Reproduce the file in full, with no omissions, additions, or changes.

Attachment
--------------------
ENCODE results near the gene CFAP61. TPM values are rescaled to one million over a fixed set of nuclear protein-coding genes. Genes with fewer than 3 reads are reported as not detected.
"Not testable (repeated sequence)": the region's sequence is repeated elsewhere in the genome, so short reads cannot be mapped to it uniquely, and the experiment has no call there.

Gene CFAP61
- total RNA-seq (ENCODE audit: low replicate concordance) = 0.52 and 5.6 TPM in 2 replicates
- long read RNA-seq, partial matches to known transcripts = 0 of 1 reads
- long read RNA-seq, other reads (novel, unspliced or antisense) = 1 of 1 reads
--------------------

ENCODE results near the gene CFAP61. TPM values are rescaled to one million over a fixed set of nuclear protein-coding genes. Genes with fewer than 3 reads are reported as not detected.
"Not testable (repeated sequence)": the region's sequence is repeated elsewhere in the genome, so short reads cannot be mapped to it uniquely, and the experiment has no call there.

Gene CFAP61
- total RNA-seq (ENCODE audit: low replicate concordance) = 0.52 and 5.6 TPM in 2 replicates
- long read RNA-seq, partial matches to known transcripts = 0 of 1 reads
- long read RNA-seq, other reads (novel, unspliced or antisense) = 1 of 1 reads